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I agree, up to a point, with your final sentence.

The previous one, however, was far too long and minimally punctuated. Improve your writing style and I might, one day, read the whole thing and make sense of it. ;)

My band were once invited to contribute to a compilation album of Who cover versions, which would have featured a number of relatively prominent punk/indie-noise artists of the day (Snuff, Senseless Things, Leatherface, etc.). We chose "Boris The Spider" and rehearsed a pretty good version of it, though I don't recall that we ever performed it "live". Unfortunately, the "Who-covers compilation album" project was abandoned before it came to fruition, so, much like the original Boris, our Boris never saw the light of day again. :(

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Minimally punctuated? I count eight commas! But I'd never argue with the master of long complicated is-this-even-English sentences :shades:

That album sounds like it would've been pretty interesting. You didn't even record your own version of the song, only rehearsed it?

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Minimally punctuated? I count eight commas!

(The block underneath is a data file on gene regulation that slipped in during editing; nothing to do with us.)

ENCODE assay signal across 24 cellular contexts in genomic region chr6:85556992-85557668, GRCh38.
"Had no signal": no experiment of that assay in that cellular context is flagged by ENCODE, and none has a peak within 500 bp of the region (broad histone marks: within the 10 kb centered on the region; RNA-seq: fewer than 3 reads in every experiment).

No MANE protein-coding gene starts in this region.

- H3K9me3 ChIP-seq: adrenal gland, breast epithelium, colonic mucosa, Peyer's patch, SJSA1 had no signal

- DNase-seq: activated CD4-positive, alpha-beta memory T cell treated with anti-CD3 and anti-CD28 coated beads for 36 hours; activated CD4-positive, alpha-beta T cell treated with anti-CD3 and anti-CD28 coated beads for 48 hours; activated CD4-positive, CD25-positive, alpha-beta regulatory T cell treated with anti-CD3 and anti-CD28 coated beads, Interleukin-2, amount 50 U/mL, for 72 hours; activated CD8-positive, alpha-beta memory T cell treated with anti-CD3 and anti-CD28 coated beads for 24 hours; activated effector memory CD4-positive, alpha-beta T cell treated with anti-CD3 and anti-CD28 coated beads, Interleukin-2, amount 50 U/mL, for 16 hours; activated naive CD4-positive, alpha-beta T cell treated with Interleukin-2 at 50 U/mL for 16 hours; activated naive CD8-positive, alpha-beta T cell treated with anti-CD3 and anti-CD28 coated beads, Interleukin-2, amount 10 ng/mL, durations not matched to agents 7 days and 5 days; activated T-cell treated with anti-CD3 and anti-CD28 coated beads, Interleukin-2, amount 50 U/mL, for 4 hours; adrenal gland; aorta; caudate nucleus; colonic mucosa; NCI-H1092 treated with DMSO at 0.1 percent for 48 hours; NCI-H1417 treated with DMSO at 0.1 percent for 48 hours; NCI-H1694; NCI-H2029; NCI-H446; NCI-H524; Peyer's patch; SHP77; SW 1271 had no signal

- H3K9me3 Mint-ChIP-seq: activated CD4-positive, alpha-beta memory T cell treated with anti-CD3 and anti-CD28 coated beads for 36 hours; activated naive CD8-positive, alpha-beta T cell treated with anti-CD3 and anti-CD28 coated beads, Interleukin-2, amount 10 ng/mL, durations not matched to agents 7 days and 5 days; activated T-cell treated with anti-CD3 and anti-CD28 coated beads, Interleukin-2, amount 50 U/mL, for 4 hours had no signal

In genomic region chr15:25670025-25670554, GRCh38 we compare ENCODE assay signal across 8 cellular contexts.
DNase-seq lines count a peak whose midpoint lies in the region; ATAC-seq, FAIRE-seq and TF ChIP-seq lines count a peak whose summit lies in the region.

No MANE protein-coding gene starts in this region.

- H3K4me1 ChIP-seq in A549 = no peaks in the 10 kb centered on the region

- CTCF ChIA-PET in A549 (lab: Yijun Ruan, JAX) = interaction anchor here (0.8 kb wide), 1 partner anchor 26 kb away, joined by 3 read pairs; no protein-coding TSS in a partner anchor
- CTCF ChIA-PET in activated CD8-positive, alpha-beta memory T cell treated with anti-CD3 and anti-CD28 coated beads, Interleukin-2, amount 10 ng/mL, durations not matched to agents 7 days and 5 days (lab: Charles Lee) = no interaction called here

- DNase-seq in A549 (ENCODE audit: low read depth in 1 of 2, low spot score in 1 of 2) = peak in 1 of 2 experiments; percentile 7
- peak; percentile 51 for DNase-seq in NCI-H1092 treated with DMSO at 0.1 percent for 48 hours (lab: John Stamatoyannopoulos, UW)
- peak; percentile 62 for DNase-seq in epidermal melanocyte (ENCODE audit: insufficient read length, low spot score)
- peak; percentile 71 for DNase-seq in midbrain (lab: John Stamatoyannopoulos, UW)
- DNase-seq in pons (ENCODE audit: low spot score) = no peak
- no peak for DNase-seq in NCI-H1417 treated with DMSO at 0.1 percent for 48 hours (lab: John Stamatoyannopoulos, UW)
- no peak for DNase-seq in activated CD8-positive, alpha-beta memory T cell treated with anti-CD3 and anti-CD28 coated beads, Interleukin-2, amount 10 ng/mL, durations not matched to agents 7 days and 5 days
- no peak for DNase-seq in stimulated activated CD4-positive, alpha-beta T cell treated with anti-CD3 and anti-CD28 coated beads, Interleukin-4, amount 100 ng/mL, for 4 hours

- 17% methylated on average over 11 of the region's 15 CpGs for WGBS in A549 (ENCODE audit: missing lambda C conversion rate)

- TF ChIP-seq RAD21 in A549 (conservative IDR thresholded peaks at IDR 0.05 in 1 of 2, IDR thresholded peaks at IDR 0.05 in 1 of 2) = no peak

Ok, then; poorly punctuated. I'd sooner read three or four properly structured sentences, than one long, rambling, inadequately-punctuated and only vaguely coherent one. But that's just a matter of personal choice. :)

That album sounds like it would've been pretty interesting. You didn't even record your own version of the song, only rehearsed it?

Well, we rehearsed it for a couple of months - quite excitedly, as I don't think our first album had come out at that point, so it would have been our first appearance on vinyl. The fella organising the compilation, (who later released our albums), was supposed to pay for some studio-time for the recording of the track, but hadn't yet come up with the goods, by the time he announced that the project had been abandoned. Can't remember why. Probably on the grounds of cost, as he was a right tightwad.